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Super Typhoon Yutu Batters Islands Near Guam With 215 MPH Gusts

NORTHERN MARIANA ISLANDS — Super Typhoon Yutu barreled into the Northern Mariana Islands on Wednesday packing 175 mph winds and gusts of up to 215 mph. The Category 5 storm — which is the same thing as a hurricane — passed directly over Tinian Island, located about 120 miles north of Guam. The islands are a U.S. Commonwealth and many of its 53,000 residents are American citizens.

The typhoon is the strongest ever to hit the region, according to the news outlet Axios, and probably the strongest to ever hit the U.S. and its territories. Federal emergency officials wrote in a tweet they are monitoring the storm and coordinating with local authorities.

The National Weather Service said in its latest update that winds are still between 130 and 160 mph as the “dangerous” storm rips through Tinian and Sipan.

“Devastaing damage is expected,” the agency warned.

The weather service painted a picture that reads like something out of a disaster film script. Homes and apartment building would likely collapse. Flying debris was expected to cause major damage and could kill people, pets and livestock. Most industrial buildings would be destroyed and glass would be blown out of high-rises, potentially falling on anything below. Trees would be uprooted and could sever access to certain areas for days or weeks.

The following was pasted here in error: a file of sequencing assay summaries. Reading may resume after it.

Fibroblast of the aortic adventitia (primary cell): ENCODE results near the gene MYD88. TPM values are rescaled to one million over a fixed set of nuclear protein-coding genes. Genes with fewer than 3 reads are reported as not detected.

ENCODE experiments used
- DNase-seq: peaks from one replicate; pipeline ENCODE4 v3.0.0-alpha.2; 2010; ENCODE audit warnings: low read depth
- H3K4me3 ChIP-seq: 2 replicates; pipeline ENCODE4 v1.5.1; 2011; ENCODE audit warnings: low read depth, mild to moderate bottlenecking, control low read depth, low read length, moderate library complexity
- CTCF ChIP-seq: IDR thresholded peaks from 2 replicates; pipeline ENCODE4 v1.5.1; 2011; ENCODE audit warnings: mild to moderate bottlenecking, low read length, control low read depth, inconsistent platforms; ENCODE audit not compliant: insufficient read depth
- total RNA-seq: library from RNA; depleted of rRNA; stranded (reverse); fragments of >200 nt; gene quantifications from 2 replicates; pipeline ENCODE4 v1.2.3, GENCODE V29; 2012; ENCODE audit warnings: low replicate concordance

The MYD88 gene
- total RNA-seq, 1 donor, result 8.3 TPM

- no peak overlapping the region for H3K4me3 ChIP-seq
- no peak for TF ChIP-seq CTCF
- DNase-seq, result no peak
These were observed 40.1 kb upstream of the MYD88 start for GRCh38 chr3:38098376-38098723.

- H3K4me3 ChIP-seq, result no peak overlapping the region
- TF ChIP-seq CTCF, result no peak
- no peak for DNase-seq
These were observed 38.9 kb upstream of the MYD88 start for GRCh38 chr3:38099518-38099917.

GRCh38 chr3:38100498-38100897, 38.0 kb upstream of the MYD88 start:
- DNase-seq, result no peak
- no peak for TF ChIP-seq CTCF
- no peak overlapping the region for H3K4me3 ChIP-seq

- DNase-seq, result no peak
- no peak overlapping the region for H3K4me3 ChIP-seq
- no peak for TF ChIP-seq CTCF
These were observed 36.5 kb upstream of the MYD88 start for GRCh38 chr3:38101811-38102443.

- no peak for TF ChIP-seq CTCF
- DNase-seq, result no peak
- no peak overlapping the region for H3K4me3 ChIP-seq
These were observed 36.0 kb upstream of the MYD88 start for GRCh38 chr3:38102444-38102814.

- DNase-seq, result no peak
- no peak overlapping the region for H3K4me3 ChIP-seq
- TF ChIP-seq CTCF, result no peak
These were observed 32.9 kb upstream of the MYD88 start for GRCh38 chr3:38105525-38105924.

Photos posted on social media showed severely damaged and overturned cars — one was completely lifted off the ground — downed powerlines blocking roads and toppled trees on the southern part of Saipan. Another showed a gutted apartment building where the roof and at least one section of a wall had collapsed.

Meanwhile, metal debris and more downed powerlines were seen on Tinian, as well as damaged buildings.

In the immediate aftermath, residents could be without power and water for weeks as well, the agency warned.

Axios reported the storm — which rapidly intensifed from a Category 1 typhoon to a Category 5 storm in just 24 hours — is also impacting Guam, home of Andersen Air Force Base. Storm surge in Saipan and Rota could get as high as 20 feet above ground on the east side of the islands.

The islands are about 3,700 miles west of Hawaii and about 1,200 miles north of Papua, Indonesia.

Photos credit: National Weather Service Facebook page

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